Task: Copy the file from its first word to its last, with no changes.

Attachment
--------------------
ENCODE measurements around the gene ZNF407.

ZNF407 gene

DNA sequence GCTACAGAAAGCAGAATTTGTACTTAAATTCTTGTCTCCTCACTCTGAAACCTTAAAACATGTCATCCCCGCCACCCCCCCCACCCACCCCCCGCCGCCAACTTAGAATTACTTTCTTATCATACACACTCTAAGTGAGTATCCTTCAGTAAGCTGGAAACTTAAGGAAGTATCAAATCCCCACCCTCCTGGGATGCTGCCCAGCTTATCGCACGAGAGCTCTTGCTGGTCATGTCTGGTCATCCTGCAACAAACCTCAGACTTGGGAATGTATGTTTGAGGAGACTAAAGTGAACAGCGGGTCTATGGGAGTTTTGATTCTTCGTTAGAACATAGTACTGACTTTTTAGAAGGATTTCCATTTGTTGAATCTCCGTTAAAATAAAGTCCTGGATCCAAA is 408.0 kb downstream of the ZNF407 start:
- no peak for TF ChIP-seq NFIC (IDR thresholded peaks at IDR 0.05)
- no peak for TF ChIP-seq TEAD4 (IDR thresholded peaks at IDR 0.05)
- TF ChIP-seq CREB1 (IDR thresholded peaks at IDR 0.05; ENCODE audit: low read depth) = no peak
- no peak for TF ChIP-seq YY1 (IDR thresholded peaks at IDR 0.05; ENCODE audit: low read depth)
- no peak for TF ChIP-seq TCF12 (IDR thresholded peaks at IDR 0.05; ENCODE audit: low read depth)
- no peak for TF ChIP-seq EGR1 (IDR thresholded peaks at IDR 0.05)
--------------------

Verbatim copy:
ENCODE measurements around the gene ZNF407.

ZNF407 gene

DNA sequence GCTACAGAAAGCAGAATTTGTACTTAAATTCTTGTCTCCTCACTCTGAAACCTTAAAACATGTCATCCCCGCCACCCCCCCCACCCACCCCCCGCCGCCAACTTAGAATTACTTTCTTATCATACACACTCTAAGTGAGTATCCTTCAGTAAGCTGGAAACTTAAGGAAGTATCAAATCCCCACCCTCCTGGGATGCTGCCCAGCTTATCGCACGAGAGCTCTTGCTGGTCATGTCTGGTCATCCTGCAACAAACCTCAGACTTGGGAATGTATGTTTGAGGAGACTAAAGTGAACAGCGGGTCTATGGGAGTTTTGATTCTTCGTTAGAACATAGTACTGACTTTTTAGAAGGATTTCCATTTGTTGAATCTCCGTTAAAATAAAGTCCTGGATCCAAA is 408.0 kb downstream of the ZNF407 start:
- no peak for TF ChIP-seq NFIC (IDR thresholded peaks at IDR 0.05)
- no peak for TF ChIP-seq TEAD4 (IDR thresholded peaks at IDR 0.05)
- TF ChIP-seq CREB1 (IDR thresholded peaks at IDR 0.05; ENCODE audit: low read depth) = no peak
- no peak for TF ChIP-seq YY1 (IDR thresholded peaks at IDR 0.05; ENCODE audit: low read depth)
- no peak for TF ChIP-seq TCF12 (IDR thresholded peaks at IDR 0.05; ENCODE audit: low read depth)
- no peak for TF ChIP-seq EGR1 (IDR thresholded peaks at IDR 0.05)